with a ceramic burr. The grains fell into a drawer underneath the mechanism.

    But technology marches on: first to pre-ground coffee from supermarket brands, and then, by having your beans freshly ground at the market.

    By the early 1970s, the movement to buying premium beans from different terroirs around the world had begun. Shops sprang up* that sold only beans. A cup of coffee was no longer just a cup of coffee.

    The first electric grinder was invented in 1930, but was cumbersome and shortly discontinued. In the 1950s and 1960s, a new generation of engineers took up the challenge [source]. Slowly, they made their way across Europe, and then across the pond.

    By the 1980s, most households that ground their beans at home had moved on to the new, small electric grinders that ground the beans with stainless steel blades. The result was quicker ground coffee with little or no no effort.

    But purists complained that the friction and waste heat from the motor impacted the flavor. Some of them stuck with the manual mill and ceramic burr, which has never gone out of style. And commercial use grinders use only ceramic burrs, never metal blades.

    There’s more coffee grinder history below. But since everything old is new again, we’d like to present old-school grinding technology with a new-school upgrade.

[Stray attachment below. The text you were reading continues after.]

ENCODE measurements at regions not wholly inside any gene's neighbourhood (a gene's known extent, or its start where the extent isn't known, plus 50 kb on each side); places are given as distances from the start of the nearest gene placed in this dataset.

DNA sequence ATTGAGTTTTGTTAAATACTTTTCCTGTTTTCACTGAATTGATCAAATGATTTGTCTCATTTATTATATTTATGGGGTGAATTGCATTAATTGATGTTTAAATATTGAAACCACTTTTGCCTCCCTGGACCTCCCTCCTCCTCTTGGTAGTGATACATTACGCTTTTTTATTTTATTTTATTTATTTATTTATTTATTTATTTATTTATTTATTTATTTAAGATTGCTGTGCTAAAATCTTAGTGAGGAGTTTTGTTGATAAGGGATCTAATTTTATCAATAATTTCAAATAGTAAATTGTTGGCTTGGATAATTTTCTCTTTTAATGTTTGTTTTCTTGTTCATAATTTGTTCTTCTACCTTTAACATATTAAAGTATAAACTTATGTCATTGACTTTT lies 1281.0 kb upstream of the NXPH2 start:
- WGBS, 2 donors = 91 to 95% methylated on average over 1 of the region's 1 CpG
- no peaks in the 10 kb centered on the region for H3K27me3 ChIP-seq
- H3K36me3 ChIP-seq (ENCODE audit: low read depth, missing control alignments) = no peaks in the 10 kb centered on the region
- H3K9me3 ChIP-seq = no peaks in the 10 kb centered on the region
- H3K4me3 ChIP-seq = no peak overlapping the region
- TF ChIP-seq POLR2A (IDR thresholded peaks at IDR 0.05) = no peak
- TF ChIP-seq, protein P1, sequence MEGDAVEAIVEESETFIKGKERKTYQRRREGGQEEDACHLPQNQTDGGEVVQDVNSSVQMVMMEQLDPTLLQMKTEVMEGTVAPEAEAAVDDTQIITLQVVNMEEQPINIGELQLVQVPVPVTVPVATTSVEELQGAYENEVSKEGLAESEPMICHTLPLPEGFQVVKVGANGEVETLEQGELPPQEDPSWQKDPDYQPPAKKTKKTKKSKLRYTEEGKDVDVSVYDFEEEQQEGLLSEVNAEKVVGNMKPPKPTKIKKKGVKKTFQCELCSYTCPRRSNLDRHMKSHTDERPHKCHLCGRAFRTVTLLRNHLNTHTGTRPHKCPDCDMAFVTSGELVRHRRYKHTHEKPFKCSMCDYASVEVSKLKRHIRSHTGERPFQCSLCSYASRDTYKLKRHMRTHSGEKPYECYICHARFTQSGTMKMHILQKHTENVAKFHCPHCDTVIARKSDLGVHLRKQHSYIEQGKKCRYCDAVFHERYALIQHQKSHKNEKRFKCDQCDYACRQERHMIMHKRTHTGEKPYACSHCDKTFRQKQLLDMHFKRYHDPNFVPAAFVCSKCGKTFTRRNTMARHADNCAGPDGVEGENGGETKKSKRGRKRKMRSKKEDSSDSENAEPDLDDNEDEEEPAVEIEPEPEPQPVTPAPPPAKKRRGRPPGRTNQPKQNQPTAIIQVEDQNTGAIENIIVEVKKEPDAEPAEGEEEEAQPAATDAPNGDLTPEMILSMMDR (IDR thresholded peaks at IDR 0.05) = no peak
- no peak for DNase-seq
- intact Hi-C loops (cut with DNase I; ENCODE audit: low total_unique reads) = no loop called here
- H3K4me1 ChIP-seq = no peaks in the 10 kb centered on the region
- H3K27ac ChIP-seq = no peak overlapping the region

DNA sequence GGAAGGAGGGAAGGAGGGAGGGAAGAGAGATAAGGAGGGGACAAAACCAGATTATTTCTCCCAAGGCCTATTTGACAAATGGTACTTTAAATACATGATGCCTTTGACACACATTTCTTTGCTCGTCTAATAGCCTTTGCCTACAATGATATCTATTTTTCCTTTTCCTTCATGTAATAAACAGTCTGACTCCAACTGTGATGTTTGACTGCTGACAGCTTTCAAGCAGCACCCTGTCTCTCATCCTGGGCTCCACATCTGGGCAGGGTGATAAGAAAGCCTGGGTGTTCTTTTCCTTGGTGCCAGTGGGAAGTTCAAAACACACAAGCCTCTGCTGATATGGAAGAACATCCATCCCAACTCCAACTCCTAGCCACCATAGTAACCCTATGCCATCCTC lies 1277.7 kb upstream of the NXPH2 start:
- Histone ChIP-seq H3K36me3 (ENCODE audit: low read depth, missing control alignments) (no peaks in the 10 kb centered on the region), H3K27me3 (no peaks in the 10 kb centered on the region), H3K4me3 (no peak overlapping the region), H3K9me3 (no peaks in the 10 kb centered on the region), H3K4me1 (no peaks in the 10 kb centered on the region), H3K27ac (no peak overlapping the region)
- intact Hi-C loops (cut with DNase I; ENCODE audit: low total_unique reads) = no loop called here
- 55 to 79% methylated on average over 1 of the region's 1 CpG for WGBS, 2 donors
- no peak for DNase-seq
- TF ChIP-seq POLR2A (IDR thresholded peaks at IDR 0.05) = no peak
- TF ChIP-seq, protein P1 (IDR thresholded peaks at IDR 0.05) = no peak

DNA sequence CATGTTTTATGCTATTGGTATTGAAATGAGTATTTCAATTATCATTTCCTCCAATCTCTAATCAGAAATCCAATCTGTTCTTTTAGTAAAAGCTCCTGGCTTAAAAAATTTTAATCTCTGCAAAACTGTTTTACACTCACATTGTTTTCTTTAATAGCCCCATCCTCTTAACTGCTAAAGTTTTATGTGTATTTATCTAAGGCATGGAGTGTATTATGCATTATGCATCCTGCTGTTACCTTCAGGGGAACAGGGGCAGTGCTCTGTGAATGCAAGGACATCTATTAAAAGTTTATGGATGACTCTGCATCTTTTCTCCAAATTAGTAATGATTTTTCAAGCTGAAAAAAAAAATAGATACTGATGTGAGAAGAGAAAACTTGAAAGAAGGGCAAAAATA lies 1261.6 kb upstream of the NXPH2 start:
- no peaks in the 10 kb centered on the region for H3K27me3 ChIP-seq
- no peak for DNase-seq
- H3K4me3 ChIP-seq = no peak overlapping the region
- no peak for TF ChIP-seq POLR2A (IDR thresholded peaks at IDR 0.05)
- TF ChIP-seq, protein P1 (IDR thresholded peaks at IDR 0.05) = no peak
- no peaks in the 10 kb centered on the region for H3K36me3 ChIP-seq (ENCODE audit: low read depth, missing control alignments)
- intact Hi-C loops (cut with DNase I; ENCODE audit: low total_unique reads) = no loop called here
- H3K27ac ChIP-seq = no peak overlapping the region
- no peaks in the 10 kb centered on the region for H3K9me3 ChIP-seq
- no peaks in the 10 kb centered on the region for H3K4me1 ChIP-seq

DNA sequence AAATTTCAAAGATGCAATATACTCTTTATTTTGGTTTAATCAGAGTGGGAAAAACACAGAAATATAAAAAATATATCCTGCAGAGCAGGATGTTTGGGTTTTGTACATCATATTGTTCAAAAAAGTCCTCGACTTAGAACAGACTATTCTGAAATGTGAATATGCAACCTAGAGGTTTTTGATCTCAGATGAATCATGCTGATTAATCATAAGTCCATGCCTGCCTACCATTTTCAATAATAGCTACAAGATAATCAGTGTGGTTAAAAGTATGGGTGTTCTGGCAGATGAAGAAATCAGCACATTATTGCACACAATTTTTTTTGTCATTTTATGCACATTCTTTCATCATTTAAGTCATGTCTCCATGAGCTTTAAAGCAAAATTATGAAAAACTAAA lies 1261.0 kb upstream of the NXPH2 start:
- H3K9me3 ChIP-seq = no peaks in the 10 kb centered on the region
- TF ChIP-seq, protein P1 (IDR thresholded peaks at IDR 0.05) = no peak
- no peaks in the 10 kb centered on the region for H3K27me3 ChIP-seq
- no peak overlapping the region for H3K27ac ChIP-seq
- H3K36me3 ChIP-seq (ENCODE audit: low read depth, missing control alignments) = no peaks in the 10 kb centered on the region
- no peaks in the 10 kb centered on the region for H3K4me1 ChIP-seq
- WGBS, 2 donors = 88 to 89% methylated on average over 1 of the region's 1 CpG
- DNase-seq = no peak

THE NEW BIALETTI HAND-GRINDER WITH A CERAMIC BURR

    The Bialetti Manual Coffee Grinder (photo #1) incorporates an easy-to-adjust ceramic burr grinder designed to utilize less effort, while creating more output (46%-165% depending on the coarseness of the grind).

    A conical ceramic burr grinder crushes whole coffee beans into the desired coarseness, achieved with an easy-to-adjust wheel.

  • There are measurement markings on the bottom chamber that indicate the amount of grounds needed for a coarse, medium, fine, and ultra-fine, and for use in a coffee press, pour over, moka pot and ibrik (Turkish brew pot).
  • The grinder also has a silicone grip for secure handling.
     
    If you’re a coffee purist—or you need to buy a gift for one—Bialetti’s Manual Coffee Grinder is available at Target stores nationwide for an MSRP of $39.99; and at Amazon for $35.57.

     
    COFFEE GRINDER HISTORY

    In Ethiopia, people have been consuming coffee since around 800 C.E. Today, almost half of Ethiopians the people work in the trade; most coffee grown by small farmers.

    The legend has that around 800 C.E., an Ethiopian goatherd, Kaldi, noticed his goats dancing with energy after nibbling the red fruit from plants they found on the slopes where he took them to graze.

  •  

    Bialetti Manual Coffee Grinder